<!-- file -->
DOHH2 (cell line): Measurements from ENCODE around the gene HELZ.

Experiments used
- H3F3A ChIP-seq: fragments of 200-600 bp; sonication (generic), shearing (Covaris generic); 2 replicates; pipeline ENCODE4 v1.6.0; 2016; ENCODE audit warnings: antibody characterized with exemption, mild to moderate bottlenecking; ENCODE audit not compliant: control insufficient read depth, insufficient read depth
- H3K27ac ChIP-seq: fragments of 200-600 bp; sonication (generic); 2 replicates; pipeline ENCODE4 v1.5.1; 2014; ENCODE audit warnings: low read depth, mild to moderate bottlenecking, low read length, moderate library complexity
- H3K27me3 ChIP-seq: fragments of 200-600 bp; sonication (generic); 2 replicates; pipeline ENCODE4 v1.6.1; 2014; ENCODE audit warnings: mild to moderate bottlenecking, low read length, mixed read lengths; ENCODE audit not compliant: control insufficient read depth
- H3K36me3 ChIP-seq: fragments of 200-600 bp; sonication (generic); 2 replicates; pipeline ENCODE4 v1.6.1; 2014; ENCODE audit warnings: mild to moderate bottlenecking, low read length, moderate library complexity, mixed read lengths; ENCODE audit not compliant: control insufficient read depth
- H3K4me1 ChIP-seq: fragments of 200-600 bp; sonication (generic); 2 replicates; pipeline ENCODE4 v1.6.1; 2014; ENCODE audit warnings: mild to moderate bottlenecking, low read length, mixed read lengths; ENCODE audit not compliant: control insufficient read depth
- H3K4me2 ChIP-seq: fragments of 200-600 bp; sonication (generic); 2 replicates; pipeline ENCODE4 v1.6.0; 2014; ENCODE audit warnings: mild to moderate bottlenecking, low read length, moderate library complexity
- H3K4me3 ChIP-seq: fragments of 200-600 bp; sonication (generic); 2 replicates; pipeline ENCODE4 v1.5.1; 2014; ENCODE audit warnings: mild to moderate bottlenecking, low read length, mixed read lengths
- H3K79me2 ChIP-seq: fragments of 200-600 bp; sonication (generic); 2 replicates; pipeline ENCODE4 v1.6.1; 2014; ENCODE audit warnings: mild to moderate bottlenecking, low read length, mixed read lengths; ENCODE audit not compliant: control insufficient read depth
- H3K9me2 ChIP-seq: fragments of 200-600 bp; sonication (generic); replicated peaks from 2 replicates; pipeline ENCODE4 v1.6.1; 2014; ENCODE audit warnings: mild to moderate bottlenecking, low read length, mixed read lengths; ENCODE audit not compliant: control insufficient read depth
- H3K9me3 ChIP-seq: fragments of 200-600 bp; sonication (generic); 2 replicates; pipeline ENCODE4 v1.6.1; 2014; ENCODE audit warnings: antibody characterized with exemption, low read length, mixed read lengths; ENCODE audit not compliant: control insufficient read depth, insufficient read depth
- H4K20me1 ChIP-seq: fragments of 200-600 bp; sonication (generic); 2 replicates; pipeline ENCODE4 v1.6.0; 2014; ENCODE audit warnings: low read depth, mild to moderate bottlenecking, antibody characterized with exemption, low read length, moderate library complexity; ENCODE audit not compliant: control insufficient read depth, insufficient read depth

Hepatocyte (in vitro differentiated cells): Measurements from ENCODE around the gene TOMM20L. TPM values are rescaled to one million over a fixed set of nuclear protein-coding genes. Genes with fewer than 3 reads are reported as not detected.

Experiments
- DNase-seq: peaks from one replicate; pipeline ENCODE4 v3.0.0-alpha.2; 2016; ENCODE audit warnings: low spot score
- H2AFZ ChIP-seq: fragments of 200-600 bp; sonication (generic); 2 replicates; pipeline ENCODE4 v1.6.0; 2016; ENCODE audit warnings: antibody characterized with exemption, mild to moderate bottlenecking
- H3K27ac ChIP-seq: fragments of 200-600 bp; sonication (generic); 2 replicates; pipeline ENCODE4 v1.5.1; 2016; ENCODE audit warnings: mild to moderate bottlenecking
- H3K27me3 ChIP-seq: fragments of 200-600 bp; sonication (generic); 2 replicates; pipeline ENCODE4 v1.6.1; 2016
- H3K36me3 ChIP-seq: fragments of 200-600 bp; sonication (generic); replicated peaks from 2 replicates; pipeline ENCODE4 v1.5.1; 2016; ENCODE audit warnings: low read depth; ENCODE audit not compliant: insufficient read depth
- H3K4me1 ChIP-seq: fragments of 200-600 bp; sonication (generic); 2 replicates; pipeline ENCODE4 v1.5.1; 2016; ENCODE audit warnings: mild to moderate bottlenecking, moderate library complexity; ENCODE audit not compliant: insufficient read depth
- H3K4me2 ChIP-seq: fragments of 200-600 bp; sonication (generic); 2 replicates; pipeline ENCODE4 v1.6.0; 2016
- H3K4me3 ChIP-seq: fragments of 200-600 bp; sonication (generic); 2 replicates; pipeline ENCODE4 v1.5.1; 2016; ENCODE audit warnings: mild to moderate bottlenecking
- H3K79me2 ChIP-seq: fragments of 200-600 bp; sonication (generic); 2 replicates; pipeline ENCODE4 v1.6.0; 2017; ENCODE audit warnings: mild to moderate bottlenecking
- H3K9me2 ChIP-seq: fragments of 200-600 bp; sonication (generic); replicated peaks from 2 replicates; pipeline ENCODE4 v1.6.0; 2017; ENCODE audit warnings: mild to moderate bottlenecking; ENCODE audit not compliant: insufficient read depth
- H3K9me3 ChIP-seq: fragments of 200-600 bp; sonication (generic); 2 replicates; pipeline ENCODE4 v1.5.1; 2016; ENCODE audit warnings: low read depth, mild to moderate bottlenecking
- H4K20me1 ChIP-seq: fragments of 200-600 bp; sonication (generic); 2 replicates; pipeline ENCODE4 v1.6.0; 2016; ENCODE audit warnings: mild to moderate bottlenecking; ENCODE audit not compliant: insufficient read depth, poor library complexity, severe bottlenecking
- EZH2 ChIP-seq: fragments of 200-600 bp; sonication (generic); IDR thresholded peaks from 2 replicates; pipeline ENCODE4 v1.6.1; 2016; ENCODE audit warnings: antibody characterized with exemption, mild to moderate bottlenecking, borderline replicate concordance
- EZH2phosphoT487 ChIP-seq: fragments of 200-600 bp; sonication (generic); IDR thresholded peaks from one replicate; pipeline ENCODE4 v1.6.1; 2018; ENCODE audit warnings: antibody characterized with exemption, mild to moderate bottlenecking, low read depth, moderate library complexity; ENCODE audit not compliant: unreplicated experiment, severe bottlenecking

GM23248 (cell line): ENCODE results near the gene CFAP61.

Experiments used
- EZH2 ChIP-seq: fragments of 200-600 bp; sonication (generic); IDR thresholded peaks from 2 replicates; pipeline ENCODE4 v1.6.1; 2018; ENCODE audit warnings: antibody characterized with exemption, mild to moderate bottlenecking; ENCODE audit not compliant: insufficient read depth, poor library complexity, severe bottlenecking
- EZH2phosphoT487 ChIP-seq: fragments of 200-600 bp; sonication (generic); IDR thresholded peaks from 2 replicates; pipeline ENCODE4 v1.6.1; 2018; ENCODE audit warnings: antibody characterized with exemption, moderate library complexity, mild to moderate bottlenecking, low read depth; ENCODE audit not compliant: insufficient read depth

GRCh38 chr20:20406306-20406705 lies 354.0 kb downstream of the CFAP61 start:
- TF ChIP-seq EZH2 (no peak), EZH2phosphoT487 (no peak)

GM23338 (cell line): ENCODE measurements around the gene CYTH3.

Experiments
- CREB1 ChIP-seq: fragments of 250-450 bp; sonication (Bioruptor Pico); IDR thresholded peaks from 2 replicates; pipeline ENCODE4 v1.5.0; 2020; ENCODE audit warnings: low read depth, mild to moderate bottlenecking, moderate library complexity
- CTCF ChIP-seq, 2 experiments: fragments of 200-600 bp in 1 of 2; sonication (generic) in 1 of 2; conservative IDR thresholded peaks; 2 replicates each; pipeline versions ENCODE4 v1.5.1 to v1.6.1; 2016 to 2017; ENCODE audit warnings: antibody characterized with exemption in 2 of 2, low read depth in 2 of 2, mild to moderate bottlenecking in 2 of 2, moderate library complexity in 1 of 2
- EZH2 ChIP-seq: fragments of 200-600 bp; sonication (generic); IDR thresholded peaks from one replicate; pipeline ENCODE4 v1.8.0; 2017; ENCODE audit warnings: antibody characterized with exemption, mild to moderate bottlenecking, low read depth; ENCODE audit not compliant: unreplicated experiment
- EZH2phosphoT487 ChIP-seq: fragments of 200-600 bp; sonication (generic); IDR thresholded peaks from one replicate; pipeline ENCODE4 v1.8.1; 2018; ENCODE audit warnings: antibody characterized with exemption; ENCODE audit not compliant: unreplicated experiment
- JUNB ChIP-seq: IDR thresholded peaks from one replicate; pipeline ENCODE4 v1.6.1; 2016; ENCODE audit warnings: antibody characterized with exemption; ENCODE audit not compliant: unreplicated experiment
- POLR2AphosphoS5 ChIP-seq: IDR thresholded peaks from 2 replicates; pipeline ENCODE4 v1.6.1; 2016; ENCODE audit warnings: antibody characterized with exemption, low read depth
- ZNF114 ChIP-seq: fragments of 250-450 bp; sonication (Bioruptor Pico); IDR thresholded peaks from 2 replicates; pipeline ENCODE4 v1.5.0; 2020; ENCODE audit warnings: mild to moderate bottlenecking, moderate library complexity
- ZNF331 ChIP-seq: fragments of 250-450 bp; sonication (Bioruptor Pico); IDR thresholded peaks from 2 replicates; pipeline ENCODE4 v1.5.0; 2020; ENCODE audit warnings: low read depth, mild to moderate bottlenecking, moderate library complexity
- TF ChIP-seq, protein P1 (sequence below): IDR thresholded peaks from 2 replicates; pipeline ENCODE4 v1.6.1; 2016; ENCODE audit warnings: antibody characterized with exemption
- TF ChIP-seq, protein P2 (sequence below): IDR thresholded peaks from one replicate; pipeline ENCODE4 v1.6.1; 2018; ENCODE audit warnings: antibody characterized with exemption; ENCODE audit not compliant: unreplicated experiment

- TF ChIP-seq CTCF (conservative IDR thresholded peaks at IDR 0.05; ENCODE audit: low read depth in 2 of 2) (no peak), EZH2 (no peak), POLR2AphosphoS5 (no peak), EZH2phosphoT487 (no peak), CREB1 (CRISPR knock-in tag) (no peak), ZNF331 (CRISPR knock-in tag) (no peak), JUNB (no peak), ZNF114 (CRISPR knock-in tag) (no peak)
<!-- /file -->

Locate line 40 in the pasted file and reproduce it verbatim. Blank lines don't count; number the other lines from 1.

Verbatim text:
- EZH2 ChIP-seq: fragments of 200-600 bp; sonication (generic); IDR thresholded peaks from one replicate; pipeline ENCODE4 v1.8.0; 2017; ENCODE audit warnings: antibody characterized with exemption, mild to moderate bottlenecking, low read depth; ENCODE audit not compliant: unreplicated experiment